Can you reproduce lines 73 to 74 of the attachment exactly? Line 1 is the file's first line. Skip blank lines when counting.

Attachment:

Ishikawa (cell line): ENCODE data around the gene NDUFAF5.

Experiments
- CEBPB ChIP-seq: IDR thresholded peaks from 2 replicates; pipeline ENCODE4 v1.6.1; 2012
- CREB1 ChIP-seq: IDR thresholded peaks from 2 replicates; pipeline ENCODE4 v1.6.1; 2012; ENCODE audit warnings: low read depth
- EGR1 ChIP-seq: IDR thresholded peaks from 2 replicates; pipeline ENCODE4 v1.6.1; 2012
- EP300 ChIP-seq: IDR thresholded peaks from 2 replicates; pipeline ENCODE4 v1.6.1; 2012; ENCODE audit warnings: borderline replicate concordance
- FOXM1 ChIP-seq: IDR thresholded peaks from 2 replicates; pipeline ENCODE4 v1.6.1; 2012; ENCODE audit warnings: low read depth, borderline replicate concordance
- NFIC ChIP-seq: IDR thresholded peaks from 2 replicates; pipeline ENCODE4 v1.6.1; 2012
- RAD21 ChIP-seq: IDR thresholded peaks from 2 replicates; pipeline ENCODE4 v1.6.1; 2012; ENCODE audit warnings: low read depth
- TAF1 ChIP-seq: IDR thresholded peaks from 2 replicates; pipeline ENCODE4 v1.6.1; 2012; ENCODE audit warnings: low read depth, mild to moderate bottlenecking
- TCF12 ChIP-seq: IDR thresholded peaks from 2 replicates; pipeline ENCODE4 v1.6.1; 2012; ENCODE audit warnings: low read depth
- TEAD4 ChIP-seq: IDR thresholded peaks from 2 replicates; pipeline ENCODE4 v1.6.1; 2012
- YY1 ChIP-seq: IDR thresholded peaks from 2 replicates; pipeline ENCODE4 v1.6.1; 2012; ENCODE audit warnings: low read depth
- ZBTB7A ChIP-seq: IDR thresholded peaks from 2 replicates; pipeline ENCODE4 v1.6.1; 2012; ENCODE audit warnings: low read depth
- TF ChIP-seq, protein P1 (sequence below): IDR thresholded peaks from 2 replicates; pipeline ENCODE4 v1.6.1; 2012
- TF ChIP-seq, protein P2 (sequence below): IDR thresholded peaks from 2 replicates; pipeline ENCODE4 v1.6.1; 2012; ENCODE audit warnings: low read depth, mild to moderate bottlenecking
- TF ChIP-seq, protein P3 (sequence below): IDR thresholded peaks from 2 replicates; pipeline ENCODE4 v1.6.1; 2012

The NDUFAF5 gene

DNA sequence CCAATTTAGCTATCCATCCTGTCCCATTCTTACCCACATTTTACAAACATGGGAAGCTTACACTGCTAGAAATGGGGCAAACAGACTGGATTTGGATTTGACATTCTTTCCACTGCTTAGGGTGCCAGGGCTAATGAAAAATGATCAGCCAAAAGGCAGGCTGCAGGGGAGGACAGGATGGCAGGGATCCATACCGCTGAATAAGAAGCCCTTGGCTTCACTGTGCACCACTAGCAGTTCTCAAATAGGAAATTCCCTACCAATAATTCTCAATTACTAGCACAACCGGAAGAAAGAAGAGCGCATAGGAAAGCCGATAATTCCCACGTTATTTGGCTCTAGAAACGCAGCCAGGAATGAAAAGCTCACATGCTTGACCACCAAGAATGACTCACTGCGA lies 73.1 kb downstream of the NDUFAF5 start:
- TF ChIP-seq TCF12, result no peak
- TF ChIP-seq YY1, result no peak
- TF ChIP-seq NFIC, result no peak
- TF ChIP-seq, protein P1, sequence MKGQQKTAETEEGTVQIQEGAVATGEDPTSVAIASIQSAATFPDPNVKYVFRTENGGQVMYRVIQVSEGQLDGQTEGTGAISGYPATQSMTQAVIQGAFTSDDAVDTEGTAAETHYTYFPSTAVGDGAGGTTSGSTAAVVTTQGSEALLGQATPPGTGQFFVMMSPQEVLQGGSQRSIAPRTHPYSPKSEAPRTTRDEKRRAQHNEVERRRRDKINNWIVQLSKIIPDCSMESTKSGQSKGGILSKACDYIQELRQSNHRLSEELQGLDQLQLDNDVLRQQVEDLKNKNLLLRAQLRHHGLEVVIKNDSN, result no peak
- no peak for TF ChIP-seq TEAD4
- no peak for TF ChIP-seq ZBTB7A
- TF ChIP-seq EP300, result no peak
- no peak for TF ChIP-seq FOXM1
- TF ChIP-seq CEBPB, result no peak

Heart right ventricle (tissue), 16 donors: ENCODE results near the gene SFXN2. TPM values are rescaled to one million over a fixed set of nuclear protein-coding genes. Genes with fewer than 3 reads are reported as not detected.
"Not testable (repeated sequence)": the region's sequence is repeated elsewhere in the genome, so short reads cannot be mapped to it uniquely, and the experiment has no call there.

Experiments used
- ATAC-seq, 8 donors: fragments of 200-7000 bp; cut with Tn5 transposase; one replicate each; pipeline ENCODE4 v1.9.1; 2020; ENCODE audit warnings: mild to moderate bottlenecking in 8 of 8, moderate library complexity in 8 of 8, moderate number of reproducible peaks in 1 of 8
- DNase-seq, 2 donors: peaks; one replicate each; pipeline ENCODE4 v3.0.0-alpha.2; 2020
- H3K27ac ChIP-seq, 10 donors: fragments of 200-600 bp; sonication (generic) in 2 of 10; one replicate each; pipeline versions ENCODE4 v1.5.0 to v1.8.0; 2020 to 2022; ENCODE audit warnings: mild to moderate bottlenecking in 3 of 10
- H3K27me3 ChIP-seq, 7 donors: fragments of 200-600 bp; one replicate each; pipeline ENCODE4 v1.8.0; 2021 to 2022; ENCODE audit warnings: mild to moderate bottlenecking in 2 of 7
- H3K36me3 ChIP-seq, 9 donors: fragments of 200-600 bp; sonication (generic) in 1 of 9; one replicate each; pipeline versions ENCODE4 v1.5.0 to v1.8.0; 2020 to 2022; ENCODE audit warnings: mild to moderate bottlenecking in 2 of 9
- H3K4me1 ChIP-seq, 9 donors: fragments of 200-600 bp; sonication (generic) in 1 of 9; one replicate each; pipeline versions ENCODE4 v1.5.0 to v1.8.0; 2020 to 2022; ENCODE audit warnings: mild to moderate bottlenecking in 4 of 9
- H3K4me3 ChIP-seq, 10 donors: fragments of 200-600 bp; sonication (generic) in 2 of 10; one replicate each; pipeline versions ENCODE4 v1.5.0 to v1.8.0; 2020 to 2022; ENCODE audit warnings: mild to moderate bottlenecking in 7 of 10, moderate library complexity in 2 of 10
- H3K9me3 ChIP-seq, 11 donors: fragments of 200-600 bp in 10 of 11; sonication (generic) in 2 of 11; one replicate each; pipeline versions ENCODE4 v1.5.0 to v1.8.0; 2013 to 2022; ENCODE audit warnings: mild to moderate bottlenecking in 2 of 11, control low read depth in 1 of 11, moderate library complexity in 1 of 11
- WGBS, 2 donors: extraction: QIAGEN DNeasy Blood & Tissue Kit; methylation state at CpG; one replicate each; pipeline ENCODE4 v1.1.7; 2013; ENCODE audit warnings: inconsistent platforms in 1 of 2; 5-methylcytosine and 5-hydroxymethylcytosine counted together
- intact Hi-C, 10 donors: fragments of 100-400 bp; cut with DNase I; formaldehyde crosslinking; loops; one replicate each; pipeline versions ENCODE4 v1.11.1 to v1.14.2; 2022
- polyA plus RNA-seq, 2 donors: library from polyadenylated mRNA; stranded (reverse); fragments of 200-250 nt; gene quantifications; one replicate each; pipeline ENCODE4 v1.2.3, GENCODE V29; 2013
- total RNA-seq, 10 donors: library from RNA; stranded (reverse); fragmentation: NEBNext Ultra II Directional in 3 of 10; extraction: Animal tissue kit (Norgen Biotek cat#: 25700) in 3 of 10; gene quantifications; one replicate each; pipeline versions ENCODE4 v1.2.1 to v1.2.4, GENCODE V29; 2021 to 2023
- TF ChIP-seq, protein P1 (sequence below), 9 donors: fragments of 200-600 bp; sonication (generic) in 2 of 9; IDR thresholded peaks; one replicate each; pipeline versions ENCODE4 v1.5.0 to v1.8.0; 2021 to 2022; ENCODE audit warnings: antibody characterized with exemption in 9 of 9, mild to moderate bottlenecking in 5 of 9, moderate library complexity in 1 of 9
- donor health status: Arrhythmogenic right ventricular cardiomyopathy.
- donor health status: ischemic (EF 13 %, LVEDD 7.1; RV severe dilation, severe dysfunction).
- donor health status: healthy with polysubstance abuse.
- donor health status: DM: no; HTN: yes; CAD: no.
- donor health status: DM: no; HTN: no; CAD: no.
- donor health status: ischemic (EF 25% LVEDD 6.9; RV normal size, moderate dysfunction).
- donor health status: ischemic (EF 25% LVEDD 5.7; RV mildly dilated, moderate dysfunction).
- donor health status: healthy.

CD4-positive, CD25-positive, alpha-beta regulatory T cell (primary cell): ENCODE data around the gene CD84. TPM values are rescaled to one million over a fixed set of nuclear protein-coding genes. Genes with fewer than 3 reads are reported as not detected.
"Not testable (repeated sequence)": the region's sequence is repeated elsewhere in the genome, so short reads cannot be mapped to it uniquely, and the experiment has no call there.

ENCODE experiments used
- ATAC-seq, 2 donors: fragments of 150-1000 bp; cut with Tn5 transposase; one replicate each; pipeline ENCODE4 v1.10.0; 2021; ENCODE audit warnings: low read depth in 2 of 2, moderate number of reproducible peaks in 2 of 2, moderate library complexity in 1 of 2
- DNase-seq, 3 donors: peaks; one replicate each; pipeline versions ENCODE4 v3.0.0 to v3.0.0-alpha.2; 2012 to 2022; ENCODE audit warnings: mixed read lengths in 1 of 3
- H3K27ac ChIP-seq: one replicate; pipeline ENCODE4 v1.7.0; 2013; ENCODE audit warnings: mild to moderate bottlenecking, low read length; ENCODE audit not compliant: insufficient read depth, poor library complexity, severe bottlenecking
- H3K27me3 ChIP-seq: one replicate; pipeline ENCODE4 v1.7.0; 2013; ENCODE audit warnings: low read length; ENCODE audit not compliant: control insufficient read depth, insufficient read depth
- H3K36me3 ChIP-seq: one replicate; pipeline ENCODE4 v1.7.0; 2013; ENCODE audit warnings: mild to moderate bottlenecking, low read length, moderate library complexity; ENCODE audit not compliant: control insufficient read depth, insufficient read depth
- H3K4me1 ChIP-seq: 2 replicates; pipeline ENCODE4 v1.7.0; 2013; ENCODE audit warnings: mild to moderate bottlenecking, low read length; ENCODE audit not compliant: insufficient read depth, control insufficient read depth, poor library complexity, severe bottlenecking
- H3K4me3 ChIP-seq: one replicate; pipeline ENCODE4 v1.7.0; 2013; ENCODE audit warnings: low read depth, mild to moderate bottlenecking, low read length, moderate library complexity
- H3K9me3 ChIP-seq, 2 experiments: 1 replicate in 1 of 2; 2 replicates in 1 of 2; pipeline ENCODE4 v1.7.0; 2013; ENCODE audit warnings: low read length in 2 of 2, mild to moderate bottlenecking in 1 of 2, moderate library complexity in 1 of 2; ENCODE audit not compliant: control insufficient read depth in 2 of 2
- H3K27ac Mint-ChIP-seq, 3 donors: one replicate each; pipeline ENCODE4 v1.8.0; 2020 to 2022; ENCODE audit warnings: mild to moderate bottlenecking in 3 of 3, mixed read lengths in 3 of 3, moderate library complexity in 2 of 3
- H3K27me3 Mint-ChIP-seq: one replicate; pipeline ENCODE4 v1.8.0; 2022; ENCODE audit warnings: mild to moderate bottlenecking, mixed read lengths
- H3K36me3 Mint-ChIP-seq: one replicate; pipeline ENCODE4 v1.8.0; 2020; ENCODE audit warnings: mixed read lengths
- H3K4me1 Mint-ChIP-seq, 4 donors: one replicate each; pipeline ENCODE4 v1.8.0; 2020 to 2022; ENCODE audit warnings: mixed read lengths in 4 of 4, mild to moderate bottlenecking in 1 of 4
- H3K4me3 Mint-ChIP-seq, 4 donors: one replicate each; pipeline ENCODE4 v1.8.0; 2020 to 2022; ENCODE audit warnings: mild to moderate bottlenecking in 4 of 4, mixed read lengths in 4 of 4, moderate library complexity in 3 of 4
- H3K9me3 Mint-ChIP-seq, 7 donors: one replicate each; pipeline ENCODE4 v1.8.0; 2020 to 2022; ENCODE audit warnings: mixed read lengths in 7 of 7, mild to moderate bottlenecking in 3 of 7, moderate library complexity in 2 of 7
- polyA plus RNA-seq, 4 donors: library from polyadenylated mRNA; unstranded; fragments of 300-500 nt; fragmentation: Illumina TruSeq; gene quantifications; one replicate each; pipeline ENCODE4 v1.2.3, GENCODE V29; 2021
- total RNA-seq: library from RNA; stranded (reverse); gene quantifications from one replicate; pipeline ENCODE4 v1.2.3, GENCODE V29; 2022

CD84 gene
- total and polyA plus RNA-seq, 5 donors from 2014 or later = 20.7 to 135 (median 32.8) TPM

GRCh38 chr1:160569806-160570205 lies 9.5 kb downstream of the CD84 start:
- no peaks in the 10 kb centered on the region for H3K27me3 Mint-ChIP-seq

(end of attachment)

- total and polyA plus RNA-seq, 5 donors from 2014 or later = 20.7 to 135 (median 32.8) TPM

GRCh38 chr1:160569806-160570205 lies 9.5 kb downstream of the CD84 start: